The City of Arcata, home to Humboldt State University, includes one of the only municipally owned forests in the nation. The Arcata Community Forest was certified as sustainable by the Forest Stewardship Council in 1998 and is a model for sustained yield forestry. The City has long been a supporter of environmental consciousness and again took action on climate change in 2001 when the mayor signed onto the “Cities for Climate Protection” campaign.
In November 2006, Berkeley voters issued a bold call to action on global warming– reduce the entire community’s year 2000 greenhouse gas emissions by 80% by 2050.
In this City, the largest in Butte County, over 86,000 people live within the City limits and over 105,000 people reside in the Greater Chico Area. In October 2006, the Chico City Council authorized the Mayor to sign the U.S. Conference of Mayors Climate Protection Agreement.
A large metropolitan area centered in the San Joaquin Valley, the city of Fresno is dedicated to lowering green house gas (GHG) emissions and preserving the surrounding natural landscape. Through the Fresno Green 2025 General Plan, Fresno is committed to making a positive impact upon the environment by encouraging the use of clean energy and alternative fuels for vehicles.
Hayward is known as the “Heart of the Bay” because of its central and convenient location in Alameda County – 25 miles southeast of San Francisco and 26 miles north of San Jose. With its central location, it’s not suprising that 62% of the City’s greenhouse gas (GHG) emissions come from transportation sources.
The City worked over a year to prepare a community-wide Climate Action Plan. The Plan aims to reduce GHG emissions by 6% below 2005 levels by 2013, 12.5% below 2005 levels by 2020, and 82.5% below 2005 levels by 2050.
The city of Irvine has found its calling and become an innovative urban metropolis focused on reducing the carbon footprint of both its residents and its municipal operations. The city plans to achieve significant carbon reductions through a few key strategies: green building standards, energy efficiency retrofits, and a zero waste future.
The City of Los Angeles is home to 4 million people living within 470 square miles. With that number of people constantly on the move, it’s not surprising that nearly half of L.A.’s greenhouse gas (GHG) emissions come from transportation sources. But the City’s geographic area and large population also offer opportunities for environmental benefits.
The City of Monterey, known for its aquarium and Fisherman’s Wharf, has long been committed to preserving and protecting the natural environment. In July 2007, Mayor Chuck Della Sala signed the Urban Environmental Accords and the U.S. Mayors Climate Protection Agreement.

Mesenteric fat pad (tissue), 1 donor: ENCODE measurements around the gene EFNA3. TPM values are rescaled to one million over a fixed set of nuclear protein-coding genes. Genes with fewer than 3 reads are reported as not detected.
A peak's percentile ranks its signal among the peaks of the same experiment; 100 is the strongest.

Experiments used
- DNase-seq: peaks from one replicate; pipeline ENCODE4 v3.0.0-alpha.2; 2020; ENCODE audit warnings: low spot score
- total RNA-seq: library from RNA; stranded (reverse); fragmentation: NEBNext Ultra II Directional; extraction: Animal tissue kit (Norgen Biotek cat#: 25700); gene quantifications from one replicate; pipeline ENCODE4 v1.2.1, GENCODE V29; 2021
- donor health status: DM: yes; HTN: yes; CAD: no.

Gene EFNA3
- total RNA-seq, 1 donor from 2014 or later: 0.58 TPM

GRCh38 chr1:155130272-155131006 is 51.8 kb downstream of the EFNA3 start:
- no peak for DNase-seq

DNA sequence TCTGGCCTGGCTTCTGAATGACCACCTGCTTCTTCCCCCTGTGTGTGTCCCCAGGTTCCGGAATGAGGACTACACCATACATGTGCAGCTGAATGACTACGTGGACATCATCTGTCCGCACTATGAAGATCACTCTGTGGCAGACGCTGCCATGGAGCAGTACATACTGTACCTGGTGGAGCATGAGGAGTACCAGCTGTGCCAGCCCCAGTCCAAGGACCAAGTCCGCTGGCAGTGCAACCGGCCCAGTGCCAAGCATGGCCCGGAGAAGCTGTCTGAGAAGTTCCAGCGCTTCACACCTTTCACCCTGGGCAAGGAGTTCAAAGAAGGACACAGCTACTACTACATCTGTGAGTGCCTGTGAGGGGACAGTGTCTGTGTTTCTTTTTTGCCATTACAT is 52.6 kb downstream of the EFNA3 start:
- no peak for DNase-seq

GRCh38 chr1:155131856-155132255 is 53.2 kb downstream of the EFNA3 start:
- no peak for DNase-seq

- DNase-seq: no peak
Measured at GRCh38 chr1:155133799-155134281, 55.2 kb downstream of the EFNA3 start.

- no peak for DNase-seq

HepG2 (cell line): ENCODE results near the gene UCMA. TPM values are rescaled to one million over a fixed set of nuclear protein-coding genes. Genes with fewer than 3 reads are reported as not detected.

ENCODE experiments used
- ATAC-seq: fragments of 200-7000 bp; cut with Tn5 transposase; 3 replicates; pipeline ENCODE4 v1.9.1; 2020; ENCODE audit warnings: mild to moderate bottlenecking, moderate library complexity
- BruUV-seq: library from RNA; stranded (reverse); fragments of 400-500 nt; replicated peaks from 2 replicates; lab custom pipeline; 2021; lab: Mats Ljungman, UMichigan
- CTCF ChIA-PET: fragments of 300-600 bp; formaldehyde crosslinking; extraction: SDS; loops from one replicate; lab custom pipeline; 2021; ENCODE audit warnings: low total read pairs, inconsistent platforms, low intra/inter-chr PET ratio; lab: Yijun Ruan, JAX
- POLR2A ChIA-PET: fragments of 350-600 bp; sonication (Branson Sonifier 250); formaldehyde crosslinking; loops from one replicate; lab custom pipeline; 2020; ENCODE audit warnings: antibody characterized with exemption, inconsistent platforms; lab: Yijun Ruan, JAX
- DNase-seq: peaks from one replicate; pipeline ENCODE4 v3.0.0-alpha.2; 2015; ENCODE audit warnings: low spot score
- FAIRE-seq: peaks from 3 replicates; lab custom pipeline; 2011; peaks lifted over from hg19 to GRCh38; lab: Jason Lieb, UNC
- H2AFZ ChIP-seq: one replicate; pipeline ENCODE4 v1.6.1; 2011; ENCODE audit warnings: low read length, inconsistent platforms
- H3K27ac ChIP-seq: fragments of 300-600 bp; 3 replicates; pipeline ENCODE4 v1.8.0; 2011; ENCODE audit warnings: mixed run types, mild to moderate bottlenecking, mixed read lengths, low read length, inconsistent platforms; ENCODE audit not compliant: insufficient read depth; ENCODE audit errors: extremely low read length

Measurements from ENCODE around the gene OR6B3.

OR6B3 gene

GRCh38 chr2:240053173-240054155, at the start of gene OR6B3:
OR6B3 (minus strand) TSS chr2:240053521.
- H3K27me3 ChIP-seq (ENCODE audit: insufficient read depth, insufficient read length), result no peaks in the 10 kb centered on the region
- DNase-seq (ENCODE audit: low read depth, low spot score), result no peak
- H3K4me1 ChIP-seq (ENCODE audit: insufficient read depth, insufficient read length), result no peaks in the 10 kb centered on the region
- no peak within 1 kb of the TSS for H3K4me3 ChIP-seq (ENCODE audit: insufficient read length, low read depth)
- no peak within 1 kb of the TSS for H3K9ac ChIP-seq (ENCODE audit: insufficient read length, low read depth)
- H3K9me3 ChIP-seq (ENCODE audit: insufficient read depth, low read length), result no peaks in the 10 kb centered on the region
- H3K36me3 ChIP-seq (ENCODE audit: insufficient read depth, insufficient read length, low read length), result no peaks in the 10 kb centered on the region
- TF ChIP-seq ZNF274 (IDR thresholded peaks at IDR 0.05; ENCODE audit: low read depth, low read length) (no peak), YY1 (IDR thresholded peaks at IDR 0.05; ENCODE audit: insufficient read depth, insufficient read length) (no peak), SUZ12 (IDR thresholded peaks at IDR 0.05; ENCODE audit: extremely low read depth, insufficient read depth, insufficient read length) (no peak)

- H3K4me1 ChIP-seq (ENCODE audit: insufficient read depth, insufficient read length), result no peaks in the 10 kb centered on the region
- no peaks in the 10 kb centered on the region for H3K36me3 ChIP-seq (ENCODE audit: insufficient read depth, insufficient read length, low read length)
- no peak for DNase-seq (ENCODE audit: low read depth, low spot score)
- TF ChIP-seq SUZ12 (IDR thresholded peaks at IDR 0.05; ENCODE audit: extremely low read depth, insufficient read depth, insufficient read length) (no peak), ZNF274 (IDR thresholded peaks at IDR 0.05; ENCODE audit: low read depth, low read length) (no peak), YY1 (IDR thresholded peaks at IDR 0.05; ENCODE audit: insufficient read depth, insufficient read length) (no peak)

As a large urban community known for its chic lifestyle, Pasadena is committed to going green through massive energy and water use overhauls, along with encouraging the use of alternative transportation methods like improved bus lines and bike paths.
Redding is California's largest city north of Sacramento. It’s the northernmost designated metropolitan area with a population of over 100,000 people. The City’s goal is to reduce greenhouse gas emissions by 7% below 1990 levels by 2012.
To further Riverside’s commitment to an environmentally stable future, the Clean and Green Sustainable Riverside Action Plan was developed. Successful implementation of the Action Plan will ensure sustainable growth while preserving the health of the local environment for generations.
On January 27, 2009, Sacramento’s Mayor and Council adopted the 2009 Sustainability Implementation Plan. This plan identifies key initiatives that will move the City to reduce greenhouse gas (GHG) emissions to 1990 levels by the year 2020.
Since 1992, over 110 energy efficiency projects have been installed in City facilities. Due to these measures, energy consumption is 9% lower than otherwise would have been projected.
On January 29, 2002, the San Diego City Council unanimously approved the San Diego Sustainable Community Program- its Climate Protection Action Plan.
In 2002, the City of San Francisco passed a resolution committing the city to an emissions reduction goal that goes beyond the Kyoto Protocol objectives. The resultingClimate Action Plan focuses the City's efforts on transportation, energy efficiency, renewable energy, and solid waste management as the key areas that will have the greatest impact on climate change.
The beach town of Santa Barbara has committed to reducing its greenhouse gas (GHG) emissions through an innovative use of technology and green policies for employees.
The coastal community of Santa Cruz, California has created a climate action plan that drastically reduces greenhouse gas (GHG) emissions through solar energy projects and green building renovations, along with numerous other conservation and energy efficiency strategies.
Santa Cruz has conducted multiple emission inventories to determine which sectors could achieve the greatest emissions reductions. Efforts were then prioritized by opportunities for saving, like building efficiency improvements, system upgrades, or a decrease in wasteful water and energy use.
Santa Monica is committed to protecting, preserving and restoring the natural environment. In 1994 the Santa Monica City Council took steps to address sustainability by adopting the Santa Monica Sustainable City Program. The City’s goal is to reduce greenhouse gas (GHG) emissions by 30% below 1990 levels by 2015 for City operations and to reduce emissions 15% below 1990 levels by 2015 for the City as a whole.